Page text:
We’ve taken a look at just what it’s like to work at Vodafone HQ in Newbury. However, I need to start asking some questions on behalf of you lot. Firstly I’d like to find out just why mobile handsets take so long to become available through the network (or any network) and what exactly slows down software updates.
I’m told that the vendor usually sends an early pre-production model of a phone which is pretty much ready to launch. To the average consumer, everything might seem to work fine, but Vodafone need to ensure that the handset in question can properly work on the Vodafone network. Will it perform as expected? Can it run all the additional content which Vodafone now make available on certain plans (like Netflix, NOW TV, Spotify etc)? Sure, it could be a standard Android handset and you know it’ll probably be OK, but Vodafone need to be absolutely sure else they’re going to have very annoyed consumers if an app doesn’t have the right amount of memory or CPU to support the bundled Sky Sports Mobile TV etc.
It’s not just software of course, and although a handset will have been tested by the manufacturer already, Vodafone run through hundreds of hours of testing on the hardware. Handsets go to a site in Germany where roaming, handover and multiple other networks can be checked. Local testing on the Vodafone UK network is done closer to home, just up the road in fact. These tests ensure that the customer is definitely going to get the VoLTE service or 4G signal that the network wants them to receive. Antenna testing, stringent health and safety checks, Bluetooth, battery and WiFi certification tests are done too. A maintenance schedule is also put in place to support that handset on Vodafone for a certain length of time.
Have any failed this testing?
Perhaps a minor annoyance is the fact that these rejected handsets can be easily imported and used via SIM-only deals on the very network that rejected that hardware.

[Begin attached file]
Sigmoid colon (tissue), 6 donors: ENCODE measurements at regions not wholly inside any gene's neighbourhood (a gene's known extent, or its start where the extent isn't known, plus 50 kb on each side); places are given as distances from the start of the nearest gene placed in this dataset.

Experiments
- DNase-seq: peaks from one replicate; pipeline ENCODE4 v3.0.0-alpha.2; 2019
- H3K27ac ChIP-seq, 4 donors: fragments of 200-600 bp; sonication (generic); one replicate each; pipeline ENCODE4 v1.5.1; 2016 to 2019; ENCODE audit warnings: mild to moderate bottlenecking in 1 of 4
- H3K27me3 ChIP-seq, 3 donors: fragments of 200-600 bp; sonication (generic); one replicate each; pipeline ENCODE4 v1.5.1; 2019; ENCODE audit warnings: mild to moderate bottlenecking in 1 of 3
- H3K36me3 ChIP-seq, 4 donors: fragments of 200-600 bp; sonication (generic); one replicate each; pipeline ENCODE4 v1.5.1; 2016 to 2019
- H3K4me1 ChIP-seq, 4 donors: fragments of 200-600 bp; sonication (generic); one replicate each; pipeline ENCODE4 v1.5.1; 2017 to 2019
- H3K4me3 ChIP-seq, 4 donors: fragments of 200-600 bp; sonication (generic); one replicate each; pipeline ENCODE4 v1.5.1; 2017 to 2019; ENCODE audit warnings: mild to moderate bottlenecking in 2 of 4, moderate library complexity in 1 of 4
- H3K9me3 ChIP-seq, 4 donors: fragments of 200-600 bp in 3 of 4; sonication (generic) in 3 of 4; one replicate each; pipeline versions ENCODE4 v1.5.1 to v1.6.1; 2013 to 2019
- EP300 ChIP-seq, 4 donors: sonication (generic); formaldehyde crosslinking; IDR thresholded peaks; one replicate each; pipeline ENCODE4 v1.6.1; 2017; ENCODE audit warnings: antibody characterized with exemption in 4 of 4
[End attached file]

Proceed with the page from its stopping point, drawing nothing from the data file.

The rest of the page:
Basically, the testing team ensure that handsets sold by Vodafone are going to give you the best Vodafone experience you can get.
What of Android software updates for existing handsets? A good software testing company can help in this situation. We all want the latest and greatest Android OS, but at times it feels like the major networks drag their feet on this matter and “testing” of the software prevents customers from receiving the updated experience.
Again, this is down to testing. In years gone by this could take quite a while, as the manufacturer would have to get the latest Android build and see whether the hardware and drivers would work as expected under the new build. This has though, in recent times, sped up as Android developer builds have arrived. Also, Vodafone have to test whether that OS update will affect the handset and the overall experience.
Vodafone took me to see some of this testing, which happens a few miles down the road. The journey came courtesy of the utterly cool Vodafone VW Camper. I’m worried about quite how much I’ll talk about this, because it’s been beautifully kept. Every inch of this vehicle is pristine. From the leather sports seats to the bodywork and the polished chrome headlights. I was seriously envious of the driver, who seems to be the only Vodafone employee insured to drive it and relishes his task.